And even typing that makes me want to backspace. This last week I've had at least four people say "You don't work, do you?" when I tell them I don't have time to do something. No, I don't get paid for anything I do. No, I do not have children. But I am not idle. Sometimes my life gets so full I am thankful for the days when there is nothing on the calendar. And that only means I have time to semi-catch up on laundry and very neglected household chores.

I like to think Bobby's retirement next year means my life is going to slow down considerably. Realistically, I know it will probably have the opposite effect. But for today, I'm enjoying the fact that it's still August September.

Friday, September 14, 2012

Moving on

There are days when I have to choose to be thankful or sympathetic.
Today is one of them.

I ran out of material for something I am making for someone and had to make a trip to Cary to buy more. But I also had a little time to browse, which was very nice.

I stopped at a friend's consignement sale and found three things in my size, which is unusual.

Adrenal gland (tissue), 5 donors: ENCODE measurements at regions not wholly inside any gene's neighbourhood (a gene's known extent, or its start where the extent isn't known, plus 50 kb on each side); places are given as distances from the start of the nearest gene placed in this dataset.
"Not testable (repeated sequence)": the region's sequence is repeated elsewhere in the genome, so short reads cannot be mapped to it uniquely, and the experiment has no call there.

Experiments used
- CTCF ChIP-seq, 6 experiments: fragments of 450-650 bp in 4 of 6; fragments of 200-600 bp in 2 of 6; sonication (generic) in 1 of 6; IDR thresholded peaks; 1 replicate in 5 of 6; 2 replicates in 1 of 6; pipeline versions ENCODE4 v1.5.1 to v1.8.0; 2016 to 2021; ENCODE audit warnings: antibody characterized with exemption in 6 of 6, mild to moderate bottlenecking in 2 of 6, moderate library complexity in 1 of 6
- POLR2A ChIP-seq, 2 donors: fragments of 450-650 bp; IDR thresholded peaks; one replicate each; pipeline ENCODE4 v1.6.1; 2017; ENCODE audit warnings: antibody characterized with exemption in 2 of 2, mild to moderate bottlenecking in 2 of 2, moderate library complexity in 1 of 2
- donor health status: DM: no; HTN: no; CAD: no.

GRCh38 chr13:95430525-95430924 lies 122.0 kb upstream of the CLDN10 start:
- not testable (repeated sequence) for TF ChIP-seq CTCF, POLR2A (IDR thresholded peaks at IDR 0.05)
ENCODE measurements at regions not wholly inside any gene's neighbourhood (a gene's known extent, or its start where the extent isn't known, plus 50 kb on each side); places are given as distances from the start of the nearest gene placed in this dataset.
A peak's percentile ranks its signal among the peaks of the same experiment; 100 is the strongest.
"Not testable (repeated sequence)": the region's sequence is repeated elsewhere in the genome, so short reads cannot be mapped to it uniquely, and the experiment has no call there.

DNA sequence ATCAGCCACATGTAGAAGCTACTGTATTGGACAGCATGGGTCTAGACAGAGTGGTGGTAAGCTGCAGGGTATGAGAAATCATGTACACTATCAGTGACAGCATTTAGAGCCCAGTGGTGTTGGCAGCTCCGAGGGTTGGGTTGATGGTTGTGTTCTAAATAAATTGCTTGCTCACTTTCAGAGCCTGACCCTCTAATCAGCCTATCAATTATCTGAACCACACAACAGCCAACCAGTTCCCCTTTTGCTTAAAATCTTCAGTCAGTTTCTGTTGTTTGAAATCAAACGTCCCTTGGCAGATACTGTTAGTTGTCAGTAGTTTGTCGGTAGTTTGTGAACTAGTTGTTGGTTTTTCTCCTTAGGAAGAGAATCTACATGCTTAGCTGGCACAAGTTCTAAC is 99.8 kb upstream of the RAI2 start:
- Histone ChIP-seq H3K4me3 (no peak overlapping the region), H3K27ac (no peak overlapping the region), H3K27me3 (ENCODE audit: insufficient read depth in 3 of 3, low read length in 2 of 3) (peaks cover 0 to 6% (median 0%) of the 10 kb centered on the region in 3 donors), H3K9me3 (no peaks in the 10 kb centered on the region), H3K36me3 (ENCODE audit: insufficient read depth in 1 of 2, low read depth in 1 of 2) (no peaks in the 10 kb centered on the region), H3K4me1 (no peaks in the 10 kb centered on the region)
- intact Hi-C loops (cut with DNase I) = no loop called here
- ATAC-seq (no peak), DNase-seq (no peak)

Stopped for lunch, and encountered a restaurant full of buddies and babies. I headed to the bathroom to pull myself together and found a near-desperate mother trying to reason/help a young son who clearly did not want to be in the women's bathroom or have help from his mom. When I told the clearly exasperated woman "hang in there" before I left, I actually meant it.

I chose the old people seating section. To my left were a group of girls laughing and talking, enjoying themselves quite a bit, and behind me turned out to be two pastors, discussing the emotions and frustrations of losing church members to another church. I found myself enjoying and relaxing in overhearing their conversation much more. (Who wants to talk about purses and GYNs?)